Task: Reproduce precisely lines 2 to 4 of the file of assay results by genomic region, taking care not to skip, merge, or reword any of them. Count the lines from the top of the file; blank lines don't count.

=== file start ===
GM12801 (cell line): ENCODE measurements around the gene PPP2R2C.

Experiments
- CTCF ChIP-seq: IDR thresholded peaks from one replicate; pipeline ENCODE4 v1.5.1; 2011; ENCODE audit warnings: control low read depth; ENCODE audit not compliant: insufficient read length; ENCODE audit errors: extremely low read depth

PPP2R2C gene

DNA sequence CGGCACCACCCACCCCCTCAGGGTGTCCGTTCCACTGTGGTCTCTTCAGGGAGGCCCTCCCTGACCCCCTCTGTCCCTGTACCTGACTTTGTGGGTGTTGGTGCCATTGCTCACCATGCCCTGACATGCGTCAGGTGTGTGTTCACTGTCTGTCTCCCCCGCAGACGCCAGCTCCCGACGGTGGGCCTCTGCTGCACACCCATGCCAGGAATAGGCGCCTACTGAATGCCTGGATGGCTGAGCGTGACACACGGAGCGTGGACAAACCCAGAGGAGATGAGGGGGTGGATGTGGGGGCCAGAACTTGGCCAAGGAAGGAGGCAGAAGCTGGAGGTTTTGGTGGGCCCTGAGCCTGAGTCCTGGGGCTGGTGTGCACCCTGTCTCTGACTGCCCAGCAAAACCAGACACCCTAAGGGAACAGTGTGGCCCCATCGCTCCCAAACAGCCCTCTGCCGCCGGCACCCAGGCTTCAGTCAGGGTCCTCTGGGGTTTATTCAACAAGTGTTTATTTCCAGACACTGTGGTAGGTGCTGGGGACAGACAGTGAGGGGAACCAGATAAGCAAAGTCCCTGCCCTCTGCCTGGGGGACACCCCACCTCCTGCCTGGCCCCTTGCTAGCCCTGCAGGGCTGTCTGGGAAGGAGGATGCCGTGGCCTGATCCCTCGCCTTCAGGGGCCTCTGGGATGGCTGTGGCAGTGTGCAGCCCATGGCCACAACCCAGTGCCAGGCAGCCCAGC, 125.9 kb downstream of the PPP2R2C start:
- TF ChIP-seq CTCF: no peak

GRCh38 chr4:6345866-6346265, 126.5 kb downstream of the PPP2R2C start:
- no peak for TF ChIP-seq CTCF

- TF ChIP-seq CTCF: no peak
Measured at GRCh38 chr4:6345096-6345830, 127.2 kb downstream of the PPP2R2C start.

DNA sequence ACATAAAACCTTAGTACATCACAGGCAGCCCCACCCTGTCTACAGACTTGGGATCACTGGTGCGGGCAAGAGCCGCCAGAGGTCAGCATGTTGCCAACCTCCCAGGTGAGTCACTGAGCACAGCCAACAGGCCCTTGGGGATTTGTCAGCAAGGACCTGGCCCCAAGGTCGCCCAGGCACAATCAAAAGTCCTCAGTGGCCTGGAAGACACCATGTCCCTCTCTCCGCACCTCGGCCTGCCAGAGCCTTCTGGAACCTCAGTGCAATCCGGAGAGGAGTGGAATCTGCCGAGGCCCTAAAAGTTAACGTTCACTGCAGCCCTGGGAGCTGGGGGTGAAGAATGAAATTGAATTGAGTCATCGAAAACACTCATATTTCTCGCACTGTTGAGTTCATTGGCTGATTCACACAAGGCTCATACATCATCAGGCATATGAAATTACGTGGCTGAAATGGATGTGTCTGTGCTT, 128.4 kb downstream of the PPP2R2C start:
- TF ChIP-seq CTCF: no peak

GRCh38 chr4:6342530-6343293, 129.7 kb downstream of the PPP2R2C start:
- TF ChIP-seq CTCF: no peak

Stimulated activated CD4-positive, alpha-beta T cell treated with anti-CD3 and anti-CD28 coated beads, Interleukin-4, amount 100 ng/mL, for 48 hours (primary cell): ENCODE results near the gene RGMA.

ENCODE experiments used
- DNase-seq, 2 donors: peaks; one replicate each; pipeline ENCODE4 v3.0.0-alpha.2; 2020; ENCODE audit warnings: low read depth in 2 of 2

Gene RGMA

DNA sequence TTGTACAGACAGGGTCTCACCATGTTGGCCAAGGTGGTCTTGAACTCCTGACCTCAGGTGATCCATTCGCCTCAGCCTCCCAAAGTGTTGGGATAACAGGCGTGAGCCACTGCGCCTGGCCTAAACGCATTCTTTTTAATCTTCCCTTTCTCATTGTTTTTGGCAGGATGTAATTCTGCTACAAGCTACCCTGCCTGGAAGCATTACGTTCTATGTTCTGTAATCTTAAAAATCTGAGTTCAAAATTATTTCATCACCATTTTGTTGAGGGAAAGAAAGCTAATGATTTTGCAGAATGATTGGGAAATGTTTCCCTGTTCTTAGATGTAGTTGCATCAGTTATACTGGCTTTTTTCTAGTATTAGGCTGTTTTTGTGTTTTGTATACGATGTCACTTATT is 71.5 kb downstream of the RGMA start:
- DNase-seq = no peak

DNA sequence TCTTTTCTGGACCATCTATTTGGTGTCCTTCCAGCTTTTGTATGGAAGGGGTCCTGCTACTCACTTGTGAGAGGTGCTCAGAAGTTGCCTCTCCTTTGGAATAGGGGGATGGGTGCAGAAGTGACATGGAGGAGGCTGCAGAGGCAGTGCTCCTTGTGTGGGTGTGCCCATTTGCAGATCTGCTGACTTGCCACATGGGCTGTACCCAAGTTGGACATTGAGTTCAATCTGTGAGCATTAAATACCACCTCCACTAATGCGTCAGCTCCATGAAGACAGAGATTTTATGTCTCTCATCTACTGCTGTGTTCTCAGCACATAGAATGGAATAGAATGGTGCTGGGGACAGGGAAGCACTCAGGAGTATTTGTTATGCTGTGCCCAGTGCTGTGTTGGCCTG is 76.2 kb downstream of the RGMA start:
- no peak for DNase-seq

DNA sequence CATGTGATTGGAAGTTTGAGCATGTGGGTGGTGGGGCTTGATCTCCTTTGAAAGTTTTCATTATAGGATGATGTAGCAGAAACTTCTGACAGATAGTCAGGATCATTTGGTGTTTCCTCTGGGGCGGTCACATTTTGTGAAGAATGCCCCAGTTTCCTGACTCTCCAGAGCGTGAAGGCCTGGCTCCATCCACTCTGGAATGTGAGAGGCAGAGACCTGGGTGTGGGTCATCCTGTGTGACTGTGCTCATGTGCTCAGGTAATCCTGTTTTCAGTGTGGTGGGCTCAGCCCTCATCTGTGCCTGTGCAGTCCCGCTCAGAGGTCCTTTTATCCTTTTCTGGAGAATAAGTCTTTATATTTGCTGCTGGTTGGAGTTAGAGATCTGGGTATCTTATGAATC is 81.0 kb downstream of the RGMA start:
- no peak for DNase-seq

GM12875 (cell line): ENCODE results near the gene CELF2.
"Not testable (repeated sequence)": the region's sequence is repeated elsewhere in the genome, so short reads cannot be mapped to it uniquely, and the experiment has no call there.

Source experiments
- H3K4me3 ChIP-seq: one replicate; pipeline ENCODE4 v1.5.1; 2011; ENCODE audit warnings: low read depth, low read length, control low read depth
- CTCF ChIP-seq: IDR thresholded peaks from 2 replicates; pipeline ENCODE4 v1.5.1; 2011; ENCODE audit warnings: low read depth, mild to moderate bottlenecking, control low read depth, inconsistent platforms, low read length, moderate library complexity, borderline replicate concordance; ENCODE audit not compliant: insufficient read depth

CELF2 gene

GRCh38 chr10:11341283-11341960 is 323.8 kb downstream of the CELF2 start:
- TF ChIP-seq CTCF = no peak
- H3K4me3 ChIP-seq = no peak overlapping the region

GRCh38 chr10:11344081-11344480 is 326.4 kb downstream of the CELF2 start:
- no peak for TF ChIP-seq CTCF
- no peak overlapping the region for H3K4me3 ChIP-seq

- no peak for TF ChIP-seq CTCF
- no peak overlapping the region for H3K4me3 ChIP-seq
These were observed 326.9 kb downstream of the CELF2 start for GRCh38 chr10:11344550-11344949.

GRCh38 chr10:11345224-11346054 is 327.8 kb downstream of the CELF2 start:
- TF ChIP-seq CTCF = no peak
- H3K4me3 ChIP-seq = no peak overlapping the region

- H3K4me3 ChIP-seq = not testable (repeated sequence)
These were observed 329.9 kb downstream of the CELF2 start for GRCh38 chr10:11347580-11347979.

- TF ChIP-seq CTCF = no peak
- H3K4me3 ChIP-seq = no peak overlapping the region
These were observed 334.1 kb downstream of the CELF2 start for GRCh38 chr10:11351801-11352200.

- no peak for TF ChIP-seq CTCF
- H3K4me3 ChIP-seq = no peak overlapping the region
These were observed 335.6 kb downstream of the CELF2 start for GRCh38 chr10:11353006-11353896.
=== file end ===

Experiments
- CTCF ChIP-seq: IDR thresholded peaks from one replicate; pipeline ENCODE4 v1.5.1; 2011; ENCODE audit warnings: control low read depth; ENCODE audit not compliant: insufficient read length; ENCODE audit errors: extremely low read depth

PPP2R2C gene